Even if their long career stalled at the start of the ‘70s, Jethro Tull would still go down in rock history for one crucial thing: They proved that the flute could be a killer rock ‘n’ roll instrument. Frontman Ian Anderson has wielded the instrument – a favorite among middle-school-band girls and wandering minstrels for almost a thousand years – like a madman onstage, aggressively blowing solos usually reserved for guitars or saxophones. But paired with the band’s era-spanning brand of prog-folk music – expertly displayed on 1971’s breakthrough ‘Aqualung’ album – the flute has become a weapon of mass destruction in Anderson’s hands. Despite the many lineup changes the band has gone through over the years, Jethro Tull’s records have rarely diverted from their ambitious paths. The group infamously won the first-ever Hard Rock/Metal Grammy in 1989, which isn’t as farfetched as detractors claim.
Ian Anderson Would Have Changed Jethro Tull for Tony Iommi
Future Black Sabbath guitarist had a short stint in 1968 with the fledgling prog giants.
Ian Anderson Felt Blamed for Metallica Grammys Upset
Jethro Tull leader recalls award presenter Alice Cooper’s reaction when they met.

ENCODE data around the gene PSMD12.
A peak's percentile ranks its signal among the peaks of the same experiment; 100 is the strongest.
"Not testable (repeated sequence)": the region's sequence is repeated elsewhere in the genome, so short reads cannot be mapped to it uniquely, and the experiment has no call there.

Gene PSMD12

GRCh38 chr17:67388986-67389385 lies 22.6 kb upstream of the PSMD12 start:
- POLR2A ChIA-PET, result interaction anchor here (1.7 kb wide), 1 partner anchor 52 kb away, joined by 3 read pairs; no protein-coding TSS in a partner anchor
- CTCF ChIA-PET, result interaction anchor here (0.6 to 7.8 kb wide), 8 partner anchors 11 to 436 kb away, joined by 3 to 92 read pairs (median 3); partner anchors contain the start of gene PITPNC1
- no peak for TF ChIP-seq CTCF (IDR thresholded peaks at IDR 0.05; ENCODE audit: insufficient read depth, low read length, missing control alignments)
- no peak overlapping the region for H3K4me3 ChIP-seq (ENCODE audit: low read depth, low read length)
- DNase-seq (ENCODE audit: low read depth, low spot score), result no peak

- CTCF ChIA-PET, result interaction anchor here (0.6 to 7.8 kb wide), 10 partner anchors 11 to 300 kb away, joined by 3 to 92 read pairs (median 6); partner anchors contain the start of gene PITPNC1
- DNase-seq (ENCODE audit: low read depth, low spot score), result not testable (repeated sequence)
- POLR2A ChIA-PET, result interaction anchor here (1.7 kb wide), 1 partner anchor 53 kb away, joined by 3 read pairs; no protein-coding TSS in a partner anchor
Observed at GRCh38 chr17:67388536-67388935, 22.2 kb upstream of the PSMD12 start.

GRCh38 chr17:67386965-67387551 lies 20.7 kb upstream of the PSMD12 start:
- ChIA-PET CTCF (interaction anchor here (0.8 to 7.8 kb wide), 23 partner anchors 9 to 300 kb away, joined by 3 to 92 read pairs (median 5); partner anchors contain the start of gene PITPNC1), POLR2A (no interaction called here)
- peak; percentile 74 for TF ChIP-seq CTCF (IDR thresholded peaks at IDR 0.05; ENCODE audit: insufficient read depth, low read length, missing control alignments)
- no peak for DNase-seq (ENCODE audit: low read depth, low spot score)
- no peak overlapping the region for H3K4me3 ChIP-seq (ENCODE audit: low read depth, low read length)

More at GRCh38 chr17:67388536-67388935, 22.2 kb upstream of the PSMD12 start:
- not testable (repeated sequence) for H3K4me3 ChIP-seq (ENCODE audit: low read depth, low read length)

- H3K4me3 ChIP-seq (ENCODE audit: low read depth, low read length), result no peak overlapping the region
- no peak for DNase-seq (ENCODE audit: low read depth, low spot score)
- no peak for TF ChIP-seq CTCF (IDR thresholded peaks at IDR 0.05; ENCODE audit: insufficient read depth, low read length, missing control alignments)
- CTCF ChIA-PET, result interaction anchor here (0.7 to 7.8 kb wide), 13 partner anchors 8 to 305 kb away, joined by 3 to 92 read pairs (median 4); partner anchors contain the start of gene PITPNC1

Ian Anderson Announces New Jethro Tull LP and Lyric Book
Band is reportedly three-quarters finished with 'The Zealot Gene,' the first LP under the Tull moniker since 2003.
Jethro Tull to Release 40th-Anniversary Edition of 'A'
Celebratory release will include a remixed version of the original album, as well as previously unheard live recordings.
Guitarist: Jethro Tull Split Was Ian Anderson’s ‘Worst Mistake'
Martin Barre recalls 2011 “bombshell” and says even a one-off reunion would be “difficult.”
Ian Anderson Clarifies 'My Days Are Numbered' Comment
Jethro Tull frontman said he was referring to his time as a singer when disclosing his illness.
Watch Ian Anderson Reveal His Incurable Lung Disease
Jethro Tull leader tells Dan Rather his “days are numbered” after COPD diagnosis.
Why Ian Anderson Gave Up on Guitar and Bought a Flute
Jethro Tull leader recalls how 1967 changed his life.